Disney was the very first company I ever boycotted. I think I was 10 when the idea came to me.
Realizing Disney had never once in all those years produced a story that featured a female hero (heroine, whatever), I decided to avoid spending money on anything from which they might draw a profit. They featured females, all right, so long as said females were comatose or destitute, and in need of rescue by a man. Eventually, The Little Mermaid and Pocahontas came along, and I think a very young cousin did eventually rope me into seeing The Little Mermaid, but honestly, by that point I was so soured on the whole idea of Disney that I don’t remember the movie at all. People assured me that those two were different.
Color me underwhelmed.
I had gained more reasons for boycotting Disney over the years. One was that I felt their marketing was designed to pit kids against parents, with the kids guilting the parents into buying them everything. After all, you can’t just have the Disney stuff you want. Disney pretty much invented the whole “Collect All 6,512 Pieces” craze, partnering themselves with other mega-gloma-corporate entities, assaulting us all with a consumerism that rivaled that of Christmas.
Disney presented a very narrow view of the world. There are two genders, girls and boys. Girls strive to be lovely, inside and out. Boys strive to be strong, inside and out. Girls like dresses and parties. Boys like sports and fighting. Girls fantasize about their weddings, and finding true love. Boys fantasize about slaying dragons and rescuing people.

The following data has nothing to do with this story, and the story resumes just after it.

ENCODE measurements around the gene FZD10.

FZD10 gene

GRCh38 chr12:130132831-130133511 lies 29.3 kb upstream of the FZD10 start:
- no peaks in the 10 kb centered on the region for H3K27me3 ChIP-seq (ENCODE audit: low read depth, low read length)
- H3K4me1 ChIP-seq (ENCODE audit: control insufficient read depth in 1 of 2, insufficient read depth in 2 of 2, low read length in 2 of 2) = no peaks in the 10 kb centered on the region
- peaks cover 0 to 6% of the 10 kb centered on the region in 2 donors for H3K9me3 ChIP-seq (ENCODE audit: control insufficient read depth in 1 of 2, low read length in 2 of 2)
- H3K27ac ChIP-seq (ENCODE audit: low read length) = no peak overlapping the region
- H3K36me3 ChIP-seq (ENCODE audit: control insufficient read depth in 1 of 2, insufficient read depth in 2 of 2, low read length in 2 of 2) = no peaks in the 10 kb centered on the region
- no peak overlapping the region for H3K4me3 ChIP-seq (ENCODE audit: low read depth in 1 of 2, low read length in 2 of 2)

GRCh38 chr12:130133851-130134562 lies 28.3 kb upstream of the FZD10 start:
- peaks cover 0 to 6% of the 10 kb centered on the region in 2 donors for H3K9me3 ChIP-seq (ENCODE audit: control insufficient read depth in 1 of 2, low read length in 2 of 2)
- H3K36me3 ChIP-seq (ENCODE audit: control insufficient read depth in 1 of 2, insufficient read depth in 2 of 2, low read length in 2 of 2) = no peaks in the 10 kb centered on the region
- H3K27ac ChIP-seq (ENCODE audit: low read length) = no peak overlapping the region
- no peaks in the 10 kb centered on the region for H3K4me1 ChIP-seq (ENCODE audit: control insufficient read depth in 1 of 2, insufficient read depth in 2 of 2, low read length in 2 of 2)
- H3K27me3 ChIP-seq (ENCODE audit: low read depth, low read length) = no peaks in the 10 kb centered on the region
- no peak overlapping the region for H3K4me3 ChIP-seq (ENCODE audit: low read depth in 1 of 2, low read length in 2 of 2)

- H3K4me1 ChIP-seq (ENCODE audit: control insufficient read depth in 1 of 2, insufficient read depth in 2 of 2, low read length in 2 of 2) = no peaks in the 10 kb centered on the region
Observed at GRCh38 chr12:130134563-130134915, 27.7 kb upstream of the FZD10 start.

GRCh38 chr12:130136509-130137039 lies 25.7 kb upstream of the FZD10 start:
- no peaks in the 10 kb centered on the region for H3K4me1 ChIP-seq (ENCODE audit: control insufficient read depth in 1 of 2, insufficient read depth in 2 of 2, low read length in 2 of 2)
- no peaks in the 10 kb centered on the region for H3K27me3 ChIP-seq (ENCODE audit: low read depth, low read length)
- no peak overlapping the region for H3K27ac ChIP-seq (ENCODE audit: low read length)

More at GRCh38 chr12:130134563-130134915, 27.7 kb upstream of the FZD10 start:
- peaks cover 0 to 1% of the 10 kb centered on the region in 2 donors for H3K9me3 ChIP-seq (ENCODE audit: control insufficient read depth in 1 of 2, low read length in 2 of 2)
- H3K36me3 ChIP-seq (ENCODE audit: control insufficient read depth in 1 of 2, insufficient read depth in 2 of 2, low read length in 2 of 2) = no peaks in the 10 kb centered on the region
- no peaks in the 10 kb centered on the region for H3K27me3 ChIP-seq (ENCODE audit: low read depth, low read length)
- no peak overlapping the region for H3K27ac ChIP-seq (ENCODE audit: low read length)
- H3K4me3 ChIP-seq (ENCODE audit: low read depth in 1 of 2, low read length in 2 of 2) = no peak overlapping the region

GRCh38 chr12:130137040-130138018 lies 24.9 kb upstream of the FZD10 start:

Did Disney invent this world view? I’m not sure I’m qualified to answer, since it all started before my time and history is written by the people in charge of the present. Was the world always so narrow minded? I don’t get the impression it was, when I read about the Romantics, or about cultures throughout history in which women have been trained for battle as well as cooking. Humanity has always had a tendency to define gender roles, to be sure; but at many points, we seem to have recognized that a society is stronger if it takes advantage of whatever an individual has to give, whether it fits a predefined construct for them or not.
The twentieth century was not one of those points, and Disney played a role in that by laying the stereotypes on thick – always the same relentless message, like some nightmarish scene out of 1984. The chant just keeps on, monotonous, drumming the ideas into society’s skull. There’s a reason repetitious chants are used in brainwashing prisoners of war. And as a kid, I was very angry and very vocal about what I perceived as wrong with these messages: I didn’t realize it then, but I was counter-chanting my own message, trying to keep myself from falling under the spell.
Kids look for messages from society on who they’re supposed to be. People get very excited about the message a shoot-em-up movie sends, but what about Snow White, where the lead female’s stepmother keeps trying to murder her out of jealousy over her beauty? Just what kind of a message do people think that sends?
Well, once Disney got done wrapping it in Technicolor and choreographsed musical numbers, all most people seem to remember is the message someday my prince will come. But I think we’re internalizing a lot more of the message than that.